Mount Sanitas is located less than 10 minutes from downtown Boulder, Colorado. Primary activities include hiking, trail running, and hiking with dogs. Parking at the trail is free but limited in space. Since the trailhead is only five minutes from downtown Boulder, many people walk or ride their bikes to it. Restrooms and water are not available but cell phone service was available in most of the park.
Mount Sanitas Trail
We hiked the Mount Sanitas trail as a loop using the East Ridge and Sanitas Valley trails. It is a vertically challenging 3.3 mile trek. Reaching the summit requires climbing 2,200 feet, starting from 5,600 and rising steadily to 6,800 feet. As you can see in the subsequent picture, the vertical characteristics of the trail can be likened to a natural stair stepper machine.
The summit provides a mid-level view of Boulder, CO. Considering the popularity of this trail, the summit has limited space for hikers looking to eat a peaceful, relaxing lunch.
The Mount Sanitas summit provides about a 240 degree view of Boulder to the east and of the front range to the north and south.
The East Ridge trail connects to the Sanitas Valley trail and, thus, forms a loop. It is curvier than the Mount Sanitas trail but still as vertically challenging. The main attraction of doing a loop around Mount Sanitas is to finish with an easy level walk on the Sanitas Valley trail. However, descending the East Ridge trail appears just as difficult as descending the Mount Sanitas trail so choosing the East Ridge + Sanitas Valley trail combo does not reduce the descent difficulty or length.
We believe the following picture shows where we made a wrong turn. Instead of heading southeast, we should have continued east. As as result of our wrong turn, the trail forced us to do some reverse bouldering to lower ourselves down with a Kelty child carrier on our back. The interesting thing (or frustrating thing) about Mount Sanitas is the trailhead contains a brochure detailing the importance of hikers staying on the trail to protect wildlife habitats. Yet, at an important trail juncture, there were no signs to guide us and the trailhead did not provide a trail map to take with us. However, it should be noted that many people were later seen having correctly completed the East Ridge trail so we will blame our mistake on our urgency to return to the trailhead before an afternoon storm came upon us.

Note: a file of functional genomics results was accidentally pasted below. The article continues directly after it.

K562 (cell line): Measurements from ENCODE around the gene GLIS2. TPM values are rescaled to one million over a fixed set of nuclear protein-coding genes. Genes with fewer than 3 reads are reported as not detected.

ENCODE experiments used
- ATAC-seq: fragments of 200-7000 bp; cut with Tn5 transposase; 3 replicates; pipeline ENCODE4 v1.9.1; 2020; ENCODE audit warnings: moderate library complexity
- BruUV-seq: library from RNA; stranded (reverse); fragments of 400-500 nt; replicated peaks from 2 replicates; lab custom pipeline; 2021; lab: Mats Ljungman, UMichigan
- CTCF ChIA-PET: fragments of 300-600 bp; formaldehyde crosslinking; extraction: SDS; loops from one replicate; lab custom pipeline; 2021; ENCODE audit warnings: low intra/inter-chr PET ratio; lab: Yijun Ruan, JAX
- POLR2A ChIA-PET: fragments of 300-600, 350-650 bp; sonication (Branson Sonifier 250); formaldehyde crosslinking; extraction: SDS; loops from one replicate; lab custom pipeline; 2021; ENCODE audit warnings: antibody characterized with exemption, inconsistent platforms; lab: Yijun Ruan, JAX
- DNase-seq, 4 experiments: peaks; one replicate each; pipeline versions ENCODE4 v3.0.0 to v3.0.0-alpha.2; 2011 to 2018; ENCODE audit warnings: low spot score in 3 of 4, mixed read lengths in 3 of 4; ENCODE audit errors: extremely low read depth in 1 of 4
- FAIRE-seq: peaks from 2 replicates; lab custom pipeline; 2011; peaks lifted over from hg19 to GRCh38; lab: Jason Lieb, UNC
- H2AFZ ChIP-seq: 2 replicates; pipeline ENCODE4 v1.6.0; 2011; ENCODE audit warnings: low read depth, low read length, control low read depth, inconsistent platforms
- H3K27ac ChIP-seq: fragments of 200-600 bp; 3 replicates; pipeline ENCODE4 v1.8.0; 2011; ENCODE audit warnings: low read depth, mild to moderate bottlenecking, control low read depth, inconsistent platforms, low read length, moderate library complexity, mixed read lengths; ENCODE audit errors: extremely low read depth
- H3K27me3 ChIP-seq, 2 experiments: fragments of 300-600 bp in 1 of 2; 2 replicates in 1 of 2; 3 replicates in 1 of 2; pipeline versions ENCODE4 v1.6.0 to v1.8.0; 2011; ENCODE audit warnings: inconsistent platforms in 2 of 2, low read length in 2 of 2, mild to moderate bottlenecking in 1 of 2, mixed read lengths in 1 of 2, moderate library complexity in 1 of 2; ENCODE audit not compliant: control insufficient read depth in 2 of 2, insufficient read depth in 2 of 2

Sanitas Valley Trail
The Sanitas Valley trail completes the loop. It is a level, wide trail suitable for running, jogging strollers, leashed dogs, hikers, and nordic walkers. Mountain bike trails branch off of it on both sides.
In sum, this hike is vertically challenging both on the way up and coming down along the East Ridge trail because there are very few level spots. As a result of the trail’s close proximity to downtown Boulder, many of the people on it appeared to be doing a routine jaunt. The Boulder Open Space and Mountain Parks contains over 131 miles of hiking trails and 43 miles of mountain biking trails. In addition to hiking Mount Sanitas, we recommend hiking on the Chautauqua Park Flatiron Trails.
2 thoughts on “Mount Sanitas – Hiking with Dogs, Trail Running – Boulder, CO”
We are among the lucky ducks who live within easy walking distance of the Sanitas trailhead. Some years, my husband and I have kicked our willpower into gear and taken an almost-daily early-morning walk up Sanitas Valley and back. Before the dogs arrive, we have seen deer and a couple of times even a coyote. On one occasion in spring, a coyote was after what we assumed was a fawn sheltered in some bushes. Three does cooperated in driving off the coyote. A wonderful wildlife experience just blocks from our home.When we do the entire Mt. Sanitas/Sanitas Valley loop, we tend to hike it clockwise, first climbing the steps that you photographed, then threading through the rocks at the summit, switchbacking down the east face of the mountain and finally descending on the wide, smooth Sanitas Valley Trail. Thanks too for mentioning Nordic Walking in your list of permitted uses.Claire @ http://nordic-walking-usa.blogspot.com
Claire, have you ever made a wrong turn like we did on the East Ridge Trail?